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Healthy Forest : An Initiative for Wildfire Prevention and Stronger Communities
The Squires Fire: A Case Study in Fire and Forest Management Obstacles and Effects
The history of the Squires Fire provides a good example of the legal and regulatory obstacles to effective land management efforts to reduce fire hazards and promote forest health. Studies of the fire also demonstrate the nature and effects of wildfires burning on both treated (thinned) and untreated land.
In 1996, the Bureau of Land Management (BLM) began planning a project to restore forest health and reduce the hazardous accumulation of fuels on 24,000 acres of BLM land in the Squires Peak area near Medford, Oregon. It took six years of analysis and legal review, 830 pages of documentation, several appeals and two lawsuits before work was allowed to begin work on the Spencer Lomas Project fuels treatment project, a 430-acre portion of the original 24,000-acre project.
When the Squires Fire was ignited by lightning on July 13, 2002, approximately 80 acres of the Spencer Lomas project remained untreated, and subsequently burned. Because firefighters were unable to quickly extinguish the fire, it burned more than 2,800 acres of forest, including more than 800 acres of private land. The fire burned the habitat of threatened spotted owls and the Gentner's Fritillary, an endangered flowering plant, as well as three million board feet of commercial timber. The fire cost $2 million to suppress, and will cost about $1 million to rehabilitate.
The value of fuels reduction projects.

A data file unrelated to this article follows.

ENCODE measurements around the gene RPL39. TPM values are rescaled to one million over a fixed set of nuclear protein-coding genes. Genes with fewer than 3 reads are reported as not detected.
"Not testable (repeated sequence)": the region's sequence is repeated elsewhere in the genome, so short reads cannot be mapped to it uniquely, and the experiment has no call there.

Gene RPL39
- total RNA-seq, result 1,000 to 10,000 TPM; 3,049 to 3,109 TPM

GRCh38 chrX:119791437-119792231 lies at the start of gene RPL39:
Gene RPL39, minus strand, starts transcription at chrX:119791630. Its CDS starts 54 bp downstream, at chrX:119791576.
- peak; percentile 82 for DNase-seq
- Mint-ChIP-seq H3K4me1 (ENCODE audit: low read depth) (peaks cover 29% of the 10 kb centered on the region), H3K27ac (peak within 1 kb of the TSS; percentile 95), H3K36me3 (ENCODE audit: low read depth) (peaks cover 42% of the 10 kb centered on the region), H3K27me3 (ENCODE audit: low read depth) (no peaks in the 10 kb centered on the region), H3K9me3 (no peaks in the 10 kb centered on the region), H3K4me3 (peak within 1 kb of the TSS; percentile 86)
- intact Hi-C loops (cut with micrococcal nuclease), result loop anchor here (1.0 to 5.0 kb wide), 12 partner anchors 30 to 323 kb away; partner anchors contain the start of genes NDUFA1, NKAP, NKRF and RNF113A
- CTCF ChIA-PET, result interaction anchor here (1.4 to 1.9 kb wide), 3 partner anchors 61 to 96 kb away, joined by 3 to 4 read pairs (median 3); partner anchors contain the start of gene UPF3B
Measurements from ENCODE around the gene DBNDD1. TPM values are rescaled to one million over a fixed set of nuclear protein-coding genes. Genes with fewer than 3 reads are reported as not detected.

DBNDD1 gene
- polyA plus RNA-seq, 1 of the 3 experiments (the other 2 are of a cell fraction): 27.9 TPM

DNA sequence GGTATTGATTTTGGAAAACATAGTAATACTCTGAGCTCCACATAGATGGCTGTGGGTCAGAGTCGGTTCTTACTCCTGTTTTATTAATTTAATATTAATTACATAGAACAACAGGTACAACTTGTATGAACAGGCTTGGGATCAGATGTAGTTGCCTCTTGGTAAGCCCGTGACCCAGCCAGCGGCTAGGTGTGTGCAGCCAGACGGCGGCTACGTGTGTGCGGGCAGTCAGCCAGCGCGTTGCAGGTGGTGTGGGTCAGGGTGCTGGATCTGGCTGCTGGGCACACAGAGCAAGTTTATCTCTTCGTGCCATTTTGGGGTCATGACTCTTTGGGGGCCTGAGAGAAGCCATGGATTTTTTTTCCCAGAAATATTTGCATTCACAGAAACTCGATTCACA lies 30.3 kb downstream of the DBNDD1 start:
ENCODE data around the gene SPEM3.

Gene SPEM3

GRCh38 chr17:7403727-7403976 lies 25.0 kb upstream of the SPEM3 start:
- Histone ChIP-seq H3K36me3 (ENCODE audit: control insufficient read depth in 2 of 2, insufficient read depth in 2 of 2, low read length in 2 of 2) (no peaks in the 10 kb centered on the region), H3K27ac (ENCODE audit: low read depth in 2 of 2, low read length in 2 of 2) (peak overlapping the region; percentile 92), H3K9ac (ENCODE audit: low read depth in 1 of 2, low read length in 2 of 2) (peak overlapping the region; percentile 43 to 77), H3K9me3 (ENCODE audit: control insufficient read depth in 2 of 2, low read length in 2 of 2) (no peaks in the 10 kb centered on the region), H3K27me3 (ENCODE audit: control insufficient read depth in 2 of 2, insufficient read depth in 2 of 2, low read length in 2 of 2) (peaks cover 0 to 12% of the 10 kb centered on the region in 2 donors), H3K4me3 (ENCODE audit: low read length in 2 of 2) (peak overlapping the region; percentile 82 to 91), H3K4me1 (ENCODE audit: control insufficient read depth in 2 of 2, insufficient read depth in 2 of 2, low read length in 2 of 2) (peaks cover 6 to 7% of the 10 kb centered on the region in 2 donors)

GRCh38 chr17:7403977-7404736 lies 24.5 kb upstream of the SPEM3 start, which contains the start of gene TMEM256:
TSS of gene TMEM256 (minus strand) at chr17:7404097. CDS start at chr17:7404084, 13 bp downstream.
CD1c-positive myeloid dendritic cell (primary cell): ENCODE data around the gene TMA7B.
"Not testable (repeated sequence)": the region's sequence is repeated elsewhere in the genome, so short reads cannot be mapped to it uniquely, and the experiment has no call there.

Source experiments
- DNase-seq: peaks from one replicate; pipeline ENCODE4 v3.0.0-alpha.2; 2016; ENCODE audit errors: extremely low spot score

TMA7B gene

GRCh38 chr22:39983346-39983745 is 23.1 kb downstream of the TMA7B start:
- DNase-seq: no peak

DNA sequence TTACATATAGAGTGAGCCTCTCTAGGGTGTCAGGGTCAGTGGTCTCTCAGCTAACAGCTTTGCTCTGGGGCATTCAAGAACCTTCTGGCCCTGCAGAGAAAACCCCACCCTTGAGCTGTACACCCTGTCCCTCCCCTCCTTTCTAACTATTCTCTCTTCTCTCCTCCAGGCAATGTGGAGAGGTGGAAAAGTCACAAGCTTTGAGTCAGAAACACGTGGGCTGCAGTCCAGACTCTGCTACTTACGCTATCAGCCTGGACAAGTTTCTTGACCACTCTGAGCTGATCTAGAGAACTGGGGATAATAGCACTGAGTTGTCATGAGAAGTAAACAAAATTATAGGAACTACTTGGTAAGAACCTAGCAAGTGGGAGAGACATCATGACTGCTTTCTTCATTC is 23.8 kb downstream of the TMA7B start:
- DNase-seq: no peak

Observations of the fire behavior on both treated and untreated areas starkly illustrate the value of fuels reduction projects: While untreated forest burned intensely, destroying trees and causing lasting damage to the ecosystem, the fire dropped to the ground when it burned into the treated areas, and burned with the low-intensity heat characteristic of normal wildfires, leaving space where firefighters could safely attack the fire.
As the accompanying photos of the Squires Fire show, the difference in fire behavior between thinned and unthinned areas was dramatic. Although tree loss was minimized in treated areas (see photos on page 19), in areas that were left untreated, the fire burned tree canopies and destroyed most trees (see photos on page 20).
Legal and regulatory obstacles to timely implementation of fuels projects.
For six years, the Department of the Interior tried to get regulatory and judicial approval to thin and manage the area to improve habitat and the vitality of trees.
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